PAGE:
Configuring NSX-T 3.0 Stretched Networking

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NSX-T 3.0 comes with brand new features for logical networking in multisite environments. With NSX-T Federation the platform effectively receives a location-aware management, control, and data plane and this gives us, the implementers and architects, some very interesting new options when designing and installing NSX-T 3.0 in a multisite scenario.

Although Federation affects all major components of the NSX-T platform, in today’s article I want to have a closer look at a relatively basic, yet very common and popular use case: setting up stretched logical networking.

It’s going to be quite an exercise so let’s get right to it!

The environment

In this greenfield scenario we’ve been given access to two new data centers:

Both DCs are running vSphere 7 with a dedicated cluster for the customer’s workloads and another for the NSX-T Edge. Local Managers have been installed in each DC and ESXi hosts in the Compute Clusters have been configured as transport nodes. Edge Nodes have been deployed and are part of an NSX-T Edge Cluster. Transport zones for VLAN, overlay and Edge have been created, but apart from that no other logical networking has been configured.

The assignment

The customer wants us to set up a stretched logical network between the Stockholm and Copenhagen data centers so that workloads can connect to the same logical network regardless of their physical location. Local egress should be implemented so that northbound network traffic egresses via the nearest physical router.

The implementation

Time to get our hands dirty and find out what it takes to get this up and running.

Step 1 – Deploy Global Manager

NSX-T Global Manager is a new component in NSX-T 3.0 and required when setting up Federation. In Federation the Global Manager is the central point of administration pushing configuration to the relevant Local Managers.

A Global Manager is deployed from the same OVA that is used to deploy a Local Manager. We just select the NSX Global Manager role in the deployment wizard:

After installing the Global Manager in the Stockholm data center we need to activate it. This is done in the Global Manager UI under System > Configuration > Location Manager > Global Manager:

And we have an active Global Manager in the Stockholm DC:

Step 2 – Add locations

With the Global Manager alive and kicking we can start adding the Local Managers. This is done under System > Configuration > Location Manager > Locations:

Once the Local Managers for Stockholm and Copenhagen are added to the Global Manager we have this nice looking overview in the Global Manager UI:

Step 3 – Create IP pools for RTEP

We need an IP pool in each location that provides IP addresses to the RTEP interfaces on the Edge Nodes. In each Local Manager UI navigate to Networking > IP Management > IP Address Pools and add a new IP pool:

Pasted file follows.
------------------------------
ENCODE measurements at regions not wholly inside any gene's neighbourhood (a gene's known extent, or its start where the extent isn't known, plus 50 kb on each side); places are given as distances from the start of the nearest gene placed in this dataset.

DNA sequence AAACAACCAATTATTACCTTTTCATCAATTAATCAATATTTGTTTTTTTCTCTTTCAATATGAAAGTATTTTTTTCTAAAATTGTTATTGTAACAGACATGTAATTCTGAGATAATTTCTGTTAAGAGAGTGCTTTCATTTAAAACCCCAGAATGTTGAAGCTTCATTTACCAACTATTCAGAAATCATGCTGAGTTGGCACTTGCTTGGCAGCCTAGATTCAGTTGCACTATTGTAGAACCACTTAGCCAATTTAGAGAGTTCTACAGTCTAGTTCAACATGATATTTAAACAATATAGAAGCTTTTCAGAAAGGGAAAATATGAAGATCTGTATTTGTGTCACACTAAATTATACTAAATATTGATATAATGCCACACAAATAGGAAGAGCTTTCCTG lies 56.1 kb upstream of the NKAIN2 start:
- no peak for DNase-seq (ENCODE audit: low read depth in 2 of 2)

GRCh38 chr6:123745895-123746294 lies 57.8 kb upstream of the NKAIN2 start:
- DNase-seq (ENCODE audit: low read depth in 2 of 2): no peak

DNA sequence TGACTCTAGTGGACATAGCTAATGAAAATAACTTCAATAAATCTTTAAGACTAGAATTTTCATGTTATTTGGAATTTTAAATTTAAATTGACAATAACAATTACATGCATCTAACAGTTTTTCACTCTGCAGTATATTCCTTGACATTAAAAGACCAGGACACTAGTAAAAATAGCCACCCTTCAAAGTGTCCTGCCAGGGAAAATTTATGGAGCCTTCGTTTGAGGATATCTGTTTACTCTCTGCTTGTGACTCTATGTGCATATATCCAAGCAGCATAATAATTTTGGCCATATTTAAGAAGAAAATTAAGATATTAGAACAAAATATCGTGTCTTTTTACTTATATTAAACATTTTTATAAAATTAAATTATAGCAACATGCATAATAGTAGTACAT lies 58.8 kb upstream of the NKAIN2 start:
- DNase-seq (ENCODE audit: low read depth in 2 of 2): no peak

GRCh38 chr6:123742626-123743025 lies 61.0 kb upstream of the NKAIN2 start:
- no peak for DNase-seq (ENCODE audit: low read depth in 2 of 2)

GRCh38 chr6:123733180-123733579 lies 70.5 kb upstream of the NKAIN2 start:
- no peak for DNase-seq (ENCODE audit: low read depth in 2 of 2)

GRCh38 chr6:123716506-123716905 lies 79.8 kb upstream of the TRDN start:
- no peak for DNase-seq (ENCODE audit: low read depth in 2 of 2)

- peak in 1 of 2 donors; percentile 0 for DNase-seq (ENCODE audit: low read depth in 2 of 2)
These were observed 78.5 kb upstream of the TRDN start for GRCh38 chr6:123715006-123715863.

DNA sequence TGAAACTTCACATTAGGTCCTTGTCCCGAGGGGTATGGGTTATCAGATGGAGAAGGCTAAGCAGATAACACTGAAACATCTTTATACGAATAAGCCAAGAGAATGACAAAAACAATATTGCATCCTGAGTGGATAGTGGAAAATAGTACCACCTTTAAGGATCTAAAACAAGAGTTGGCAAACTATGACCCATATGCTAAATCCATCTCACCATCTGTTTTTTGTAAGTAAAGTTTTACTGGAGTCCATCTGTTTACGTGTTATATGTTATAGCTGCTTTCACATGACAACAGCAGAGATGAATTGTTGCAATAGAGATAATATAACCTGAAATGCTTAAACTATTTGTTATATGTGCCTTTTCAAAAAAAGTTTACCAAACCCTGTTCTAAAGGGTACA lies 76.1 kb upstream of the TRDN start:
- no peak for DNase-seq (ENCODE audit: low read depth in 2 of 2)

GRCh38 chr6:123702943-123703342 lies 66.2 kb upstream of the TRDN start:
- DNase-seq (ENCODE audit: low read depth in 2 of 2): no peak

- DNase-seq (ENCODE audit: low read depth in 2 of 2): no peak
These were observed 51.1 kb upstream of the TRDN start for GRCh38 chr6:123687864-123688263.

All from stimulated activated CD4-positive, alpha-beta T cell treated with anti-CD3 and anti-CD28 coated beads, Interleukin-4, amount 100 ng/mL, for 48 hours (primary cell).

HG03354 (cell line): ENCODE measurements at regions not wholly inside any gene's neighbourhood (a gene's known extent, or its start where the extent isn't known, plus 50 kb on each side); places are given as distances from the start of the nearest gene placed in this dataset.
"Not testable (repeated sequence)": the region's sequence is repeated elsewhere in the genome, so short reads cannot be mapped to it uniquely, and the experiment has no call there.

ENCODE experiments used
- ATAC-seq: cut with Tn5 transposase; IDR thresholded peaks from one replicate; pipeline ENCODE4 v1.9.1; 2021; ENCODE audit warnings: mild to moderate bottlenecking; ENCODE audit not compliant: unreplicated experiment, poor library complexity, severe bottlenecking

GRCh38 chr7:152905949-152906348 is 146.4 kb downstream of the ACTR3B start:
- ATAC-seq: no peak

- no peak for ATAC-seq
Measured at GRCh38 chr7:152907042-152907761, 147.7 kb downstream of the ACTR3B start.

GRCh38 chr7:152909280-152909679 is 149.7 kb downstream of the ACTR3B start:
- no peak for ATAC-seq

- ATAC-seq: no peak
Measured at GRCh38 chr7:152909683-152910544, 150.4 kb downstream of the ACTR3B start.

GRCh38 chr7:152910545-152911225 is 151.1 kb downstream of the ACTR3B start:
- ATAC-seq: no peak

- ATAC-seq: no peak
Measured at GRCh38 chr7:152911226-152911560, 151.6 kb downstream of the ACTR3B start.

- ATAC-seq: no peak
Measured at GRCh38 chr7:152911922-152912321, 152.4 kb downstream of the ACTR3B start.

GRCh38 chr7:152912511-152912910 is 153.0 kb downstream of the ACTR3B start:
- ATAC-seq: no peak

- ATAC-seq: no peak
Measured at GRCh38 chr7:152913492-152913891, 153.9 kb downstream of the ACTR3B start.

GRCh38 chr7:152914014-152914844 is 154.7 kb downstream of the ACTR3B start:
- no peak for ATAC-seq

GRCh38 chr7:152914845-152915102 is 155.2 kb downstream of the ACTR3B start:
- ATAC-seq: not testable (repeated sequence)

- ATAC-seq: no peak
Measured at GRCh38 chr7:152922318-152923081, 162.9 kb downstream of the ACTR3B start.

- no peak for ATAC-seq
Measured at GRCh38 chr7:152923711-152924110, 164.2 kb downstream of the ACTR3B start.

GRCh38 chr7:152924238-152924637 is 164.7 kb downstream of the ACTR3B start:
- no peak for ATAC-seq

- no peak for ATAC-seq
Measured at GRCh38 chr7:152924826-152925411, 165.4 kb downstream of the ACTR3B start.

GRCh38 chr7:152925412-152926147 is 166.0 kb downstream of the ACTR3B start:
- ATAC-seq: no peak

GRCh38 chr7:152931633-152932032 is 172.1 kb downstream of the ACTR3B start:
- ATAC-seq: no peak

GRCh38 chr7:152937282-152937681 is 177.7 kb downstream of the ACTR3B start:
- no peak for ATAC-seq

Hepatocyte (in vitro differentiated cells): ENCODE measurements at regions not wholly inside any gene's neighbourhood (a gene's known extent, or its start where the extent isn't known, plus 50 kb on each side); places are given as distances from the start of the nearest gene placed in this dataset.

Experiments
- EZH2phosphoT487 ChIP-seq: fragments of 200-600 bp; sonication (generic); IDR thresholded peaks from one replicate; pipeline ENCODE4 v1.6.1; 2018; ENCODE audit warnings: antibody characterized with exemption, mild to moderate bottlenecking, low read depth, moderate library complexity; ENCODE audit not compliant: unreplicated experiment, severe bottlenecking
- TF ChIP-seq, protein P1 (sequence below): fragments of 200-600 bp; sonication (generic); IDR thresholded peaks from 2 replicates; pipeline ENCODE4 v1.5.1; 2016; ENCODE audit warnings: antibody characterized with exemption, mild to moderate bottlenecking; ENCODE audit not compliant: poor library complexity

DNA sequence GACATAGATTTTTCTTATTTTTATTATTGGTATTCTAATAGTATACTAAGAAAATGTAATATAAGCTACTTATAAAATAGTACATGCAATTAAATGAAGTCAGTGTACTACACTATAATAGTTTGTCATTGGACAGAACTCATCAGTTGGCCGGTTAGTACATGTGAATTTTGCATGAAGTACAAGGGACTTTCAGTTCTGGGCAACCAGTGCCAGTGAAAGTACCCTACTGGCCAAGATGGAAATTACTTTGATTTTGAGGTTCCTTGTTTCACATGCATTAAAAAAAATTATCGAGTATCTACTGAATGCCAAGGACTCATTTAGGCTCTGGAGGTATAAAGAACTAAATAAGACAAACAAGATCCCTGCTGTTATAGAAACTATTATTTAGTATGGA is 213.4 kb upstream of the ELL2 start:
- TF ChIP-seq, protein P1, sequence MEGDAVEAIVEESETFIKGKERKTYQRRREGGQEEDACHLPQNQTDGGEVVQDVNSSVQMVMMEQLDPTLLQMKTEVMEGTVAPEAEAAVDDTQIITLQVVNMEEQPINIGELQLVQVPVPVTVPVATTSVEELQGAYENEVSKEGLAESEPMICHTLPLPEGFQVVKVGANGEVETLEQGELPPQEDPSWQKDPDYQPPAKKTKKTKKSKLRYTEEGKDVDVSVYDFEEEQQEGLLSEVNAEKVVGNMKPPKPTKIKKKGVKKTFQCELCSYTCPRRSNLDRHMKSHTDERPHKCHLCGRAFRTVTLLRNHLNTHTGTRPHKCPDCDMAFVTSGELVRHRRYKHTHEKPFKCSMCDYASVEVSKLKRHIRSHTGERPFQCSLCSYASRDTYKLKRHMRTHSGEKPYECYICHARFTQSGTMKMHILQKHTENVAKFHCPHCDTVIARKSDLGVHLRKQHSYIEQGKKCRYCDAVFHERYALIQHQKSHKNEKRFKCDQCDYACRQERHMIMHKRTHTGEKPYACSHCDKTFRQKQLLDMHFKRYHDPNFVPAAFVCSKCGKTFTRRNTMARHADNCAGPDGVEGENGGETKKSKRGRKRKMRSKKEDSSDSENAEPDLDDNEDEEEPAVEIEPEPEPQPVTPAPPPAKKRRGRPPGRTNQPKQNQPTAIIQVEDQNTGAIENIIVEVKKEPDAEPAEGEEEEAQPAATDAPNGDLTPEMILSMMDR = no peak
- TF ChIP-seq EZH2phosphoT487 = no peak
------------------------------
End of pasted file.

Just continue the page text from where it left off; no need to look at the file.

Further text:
Note: With NSX-T Federation we need an additional VLAN per location for RTEP.

Step 4 – Configure Edge Nodes

The Edge Nodes need to be configured for stretched networking. This task is initiated from the Global Manager, but the actual configuration is done on each of the Local Managers.

From the Global Manager UI we navigate to System > Configuration > Location Manager > Locations:

For each of the locations we click Networking:

The existing NSX-T Edge Cluster is detected and Global Manager proposes we use it for inter-location communication. In this case that’s indeed what we want so let’s click the “Configure” button and find out what happens:

We’re directed to the Local Manager where I’m selecting both Edge Nodes and fill out the “Remote Tunnel Endpoint Configuration” form.

We repeat this process for the other location.

Step 5 – Create stretched Tier-0 Gateway

Now things are starting to get interesting. We’re about to deploy a stretched Tier-0 Gateway, but before we do we first need to create Tier-0 uplink segments for each location.


These are created from the Global Manager UI under Networking > Connectivity > Segments:

Note that these are VLAN-backed segments. Make sure that you pick the right location and corresponding VLAN ID when creating the uplink segments.

Tier-0 configuration

Now let’s get the stretched Tier-0 Gateway up and running. In the Global Manager UI navigate to Networking > Connectivity > Tier-0 Gateways and click the Add Tier-0 Gateway:

As you can see I’m configuring this Tier-0 with Active-Active HA Mode and also enable it to be primary at all locations. This means is that each site will utilize their local Tier-0 SR/DR components running on the local Edge Nodes. In other words we are configuring local egress. Without enabling “Mark all locations as Primary” we would configure central egress.

Tier-0 interfaces